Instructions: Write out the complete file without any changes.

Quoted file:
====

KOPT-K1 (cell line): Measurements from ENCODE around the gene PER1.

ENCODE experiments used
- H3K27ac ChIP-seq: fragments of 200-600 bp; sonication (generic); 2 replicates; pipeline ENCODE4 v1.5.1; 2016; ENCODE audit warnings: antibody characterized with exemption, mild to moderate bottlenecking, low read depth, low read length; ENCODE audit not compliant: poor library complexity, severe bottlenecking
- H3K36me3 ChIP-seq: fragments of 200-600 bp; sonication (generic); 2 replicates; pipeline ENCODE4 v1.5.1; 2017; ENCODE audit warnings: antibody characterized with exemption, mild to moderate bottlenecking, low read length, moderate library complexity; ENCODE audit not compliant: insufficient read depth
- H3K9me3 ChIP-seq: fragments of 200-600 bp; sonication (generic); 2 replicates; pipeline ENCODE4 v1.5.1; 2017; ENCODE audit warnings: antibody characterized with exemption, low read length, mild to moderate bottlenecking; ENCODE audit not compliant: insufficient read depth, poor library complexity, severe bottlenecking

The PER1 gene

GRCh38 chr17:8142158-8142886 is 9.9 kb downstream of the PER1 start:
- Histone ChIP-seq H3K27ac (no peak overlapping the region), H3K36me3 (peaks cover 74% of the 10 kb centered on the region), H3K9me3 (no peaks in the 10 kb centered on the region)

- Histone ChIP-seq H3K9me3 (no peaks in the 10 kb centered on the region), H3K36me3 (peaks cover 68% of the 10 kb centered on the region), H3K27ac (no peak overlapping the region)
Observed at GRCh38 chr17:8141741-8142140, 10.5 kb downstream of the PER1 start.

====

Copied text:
KOPT-K1 (cell line): Measurements from ENCODE around the gene PER1.

ENCODE experiments used
- H3K27ac ChIP-seq: fragments of 200-600 bp; sonication (generic); 2 replicates; pipeline ENCODE4 v1.5.1; 2016; ENCODE audit warnings: antibody characterized with exemption, mild to moderate bottlenecking, low read depth, low read length; ENCODE audit not compliant: poor library complexity, severe bottlenecking
- H3K36me3 ChIP-seq: fragments of 200-600 bp; sonication (generic); 2 replicates; pipeline ENCODE4 v1.5.1; 2017; ENCODE audit warnings: antibody characterized with exemption, mild to moderate bottlenecking, low read length, moderate library complexity; ENCODE audit not compliant: insufficient read depth
- H3K9me3 ChIP-seq: fragments of 200-600 bp; sonication (generic); 2 replicates; pipeline ENCODE4 v1.5.1; 2017; ENCODE audit warnings: antibody characterized with exemption, low read length, mild to moderate bottlenecking; ENCODE audit not compliant: insufficient read depth, poor library complexity, severe bottlenecking

The PER1 gene

GRCh38 chr17:8142158-8142886 is 9.9 kb downstream of the PER1 start:
- Histone ChIP-seq H3K27ac (no peak overlapping the region), H3K36me3 (peaks cover 74% of the 10 kb centered on the region), H3K9me3 (no peaks in the 10 kb centered on the region)

- Histone ChIP-seq H3K9me3 (no peaks in the 10 kb centered on the region), H3K36me3 (peaks cover 68% of the 10 kb centered on the region), H3K27ac (no peak overlapping the region)
Observed at GRCh38 chr17:8141741-8142140, 10.5 kb downstream of the PER1 start.